Working with a Designer

 

By now you’ve heard the tale: A couple designs their dream home on a coffee-stained napkin and 12 months later they’ve moved in. It’s practically a cliché. Many homes really do start this way, but there’s a crucial part missing from this story—the design process. Though some people design their homes on their own, most employ designers or architects. If you fall into the latter category, keep these things in mind:

  • Architect or Designer — —What’s the Difference? Schooling and accreditation, primarily. All architects are designers, but not all designers are architects. To become an architect, the individual must pass his or her state’s Board of Architects exam. Both can design a gorgeous, structurally sound home, but there are a few functions that architects can perform that designers aren’t licensed to do. Hiring an architect is often more costly than hiring a designer, but both are well worth the expense.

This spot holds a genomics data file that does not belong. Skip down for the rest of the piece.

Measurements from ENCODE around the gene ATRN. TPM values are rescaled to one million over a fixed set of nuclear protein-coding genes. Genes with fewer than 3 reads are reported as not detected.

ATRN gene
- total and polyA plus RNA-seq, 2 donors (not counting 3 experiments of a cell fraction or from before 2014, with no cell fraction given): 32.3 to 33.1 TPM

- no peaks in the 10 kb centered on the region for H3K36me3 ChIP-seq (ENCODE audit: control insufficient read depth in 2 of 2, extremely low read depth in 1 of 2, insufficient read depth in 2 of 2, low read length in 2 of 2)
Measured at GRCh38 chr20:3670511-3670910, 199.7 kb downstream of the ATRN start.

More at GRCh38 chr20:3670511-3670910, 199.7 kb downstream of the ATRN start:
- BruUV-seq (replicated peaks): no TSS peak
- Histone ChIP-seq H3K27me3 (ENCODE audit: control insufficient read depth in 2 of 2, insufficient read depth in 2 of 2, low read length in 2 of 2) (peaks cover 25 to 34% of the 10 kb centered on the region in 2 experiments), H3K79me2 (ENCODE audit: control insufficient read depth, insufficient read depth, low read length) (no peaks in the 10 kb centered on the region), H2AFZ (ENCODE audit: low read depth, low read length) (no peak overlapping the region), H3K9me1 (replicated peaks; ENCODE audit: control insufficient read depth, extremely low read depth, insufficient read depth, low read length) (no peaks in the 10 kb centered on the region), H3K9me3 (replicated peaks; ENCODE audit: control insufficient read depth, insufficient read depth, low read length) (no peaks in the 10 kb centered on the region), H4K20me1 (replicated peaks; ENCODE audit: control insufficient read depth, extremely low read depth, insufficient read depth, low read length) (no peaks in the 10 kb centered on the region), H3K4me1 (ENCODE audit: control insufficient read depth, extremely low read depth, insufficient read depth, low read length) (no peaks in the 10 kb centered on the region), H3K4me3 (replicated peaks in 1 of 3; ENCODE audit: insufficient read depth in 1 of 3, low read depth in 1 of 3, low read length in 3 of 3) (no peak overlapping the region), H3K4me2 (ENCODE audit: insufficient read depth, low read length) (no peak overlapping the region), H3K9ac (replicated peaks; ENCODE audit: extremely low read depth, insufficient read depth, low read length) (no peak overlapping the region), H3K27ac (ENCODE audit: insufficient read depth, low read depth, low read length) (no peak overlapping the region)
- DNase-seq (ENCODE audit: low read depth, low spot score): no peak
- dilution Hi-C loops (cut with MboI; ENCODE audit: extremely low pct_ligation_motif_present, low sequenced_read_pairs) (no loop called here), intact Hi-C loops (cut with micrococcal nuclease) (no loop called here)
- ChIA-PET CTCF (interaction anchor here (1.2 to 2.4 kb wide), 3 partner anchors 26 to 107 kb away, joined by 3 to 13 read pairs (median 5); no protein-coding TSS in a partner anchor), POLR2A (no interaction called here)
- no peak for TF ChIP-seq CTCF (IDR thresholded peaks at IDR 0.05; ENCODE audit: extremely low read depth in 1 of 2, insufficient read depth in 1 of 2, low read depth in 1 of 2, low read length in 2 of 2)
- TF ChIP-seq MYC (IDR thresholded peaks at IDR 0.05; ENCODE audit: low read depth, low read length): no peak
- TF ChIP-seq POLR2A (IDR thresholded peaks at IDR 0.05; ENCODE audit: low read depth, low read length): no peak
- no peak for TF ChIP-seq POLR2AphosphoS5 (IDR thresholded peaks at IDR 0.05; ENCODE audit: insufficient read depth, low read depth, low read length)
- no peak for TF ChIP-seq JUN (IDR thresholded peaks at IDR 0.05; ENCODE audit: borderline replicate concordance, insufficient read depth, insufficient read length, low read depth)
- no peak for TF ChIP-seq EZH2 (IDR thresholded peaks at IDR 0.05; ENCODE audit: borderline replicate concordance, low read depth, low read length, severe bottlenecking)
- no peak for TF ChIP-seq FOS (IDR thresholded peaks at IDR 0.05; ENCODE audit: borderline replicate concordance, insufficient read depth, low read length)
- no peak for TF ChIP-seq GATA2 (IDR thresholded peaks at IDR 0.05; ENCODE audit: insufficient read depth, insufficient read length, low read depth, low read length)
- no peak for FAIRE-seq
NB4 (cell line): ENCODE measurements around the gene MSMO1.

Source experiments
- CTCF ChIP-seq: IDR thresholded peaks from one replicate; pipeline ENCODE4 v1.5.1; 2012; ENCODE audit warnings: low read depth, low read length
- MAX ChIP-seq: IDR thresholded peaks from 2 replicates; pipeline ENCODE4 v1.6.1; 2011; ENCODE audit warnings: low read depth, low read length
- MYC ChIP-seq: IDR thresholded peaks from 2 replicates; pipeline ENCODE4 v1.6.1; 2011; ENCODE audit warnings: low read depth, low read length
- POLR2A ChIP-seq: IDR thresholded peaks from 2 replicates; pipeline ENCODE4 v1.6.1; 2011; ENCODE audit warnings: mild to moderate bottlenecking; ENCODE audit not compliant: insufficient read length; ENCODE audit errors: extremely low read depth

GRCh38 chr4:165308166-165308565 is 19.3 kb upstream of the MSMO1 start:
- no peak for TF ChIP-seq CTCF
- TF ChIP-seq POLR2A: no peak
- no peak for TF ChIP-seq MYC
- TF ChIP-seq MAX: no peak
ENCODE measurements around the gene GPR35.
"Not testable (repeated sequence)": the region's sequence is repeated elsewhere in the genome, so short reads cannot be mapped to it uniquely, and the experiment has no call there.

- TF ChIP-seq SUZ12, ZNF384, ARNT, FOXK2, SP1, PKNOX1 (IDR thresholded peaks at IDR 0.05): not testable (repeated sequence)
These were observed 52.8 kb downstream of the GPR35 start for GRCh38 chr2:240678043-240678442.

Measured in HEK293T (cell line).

• Select the Right Person. Before you hire a designer, interview several candidates. Think about the kind of relationship you want with that person. Make sure he or she shares your vision and can communicate with you. A good designer/client relationship will consist of an exchange of ideas. You’ll work closely with your designer for quite some time; you’ll want to feel comfortable.
  • Don’t Rush the Process. A home is a significant financial investment, so it’s smart to get it right the first time. The best way to do that is through a well-planned design. Be methodical in your approach and work in sequential order (i.e., don’t choose your cabinetry before your kitchen is designed.)
  • Convey What You Want. A designer or architect can’t read your mind. You have to know what you want and express it in clear, exact terms. That said, don’t neglect the advice of your designer. He or she likely will have years of experience and a bank of knowledge about what will and won’t work. Mutual respect will go a long way toward designing the home of your dreams.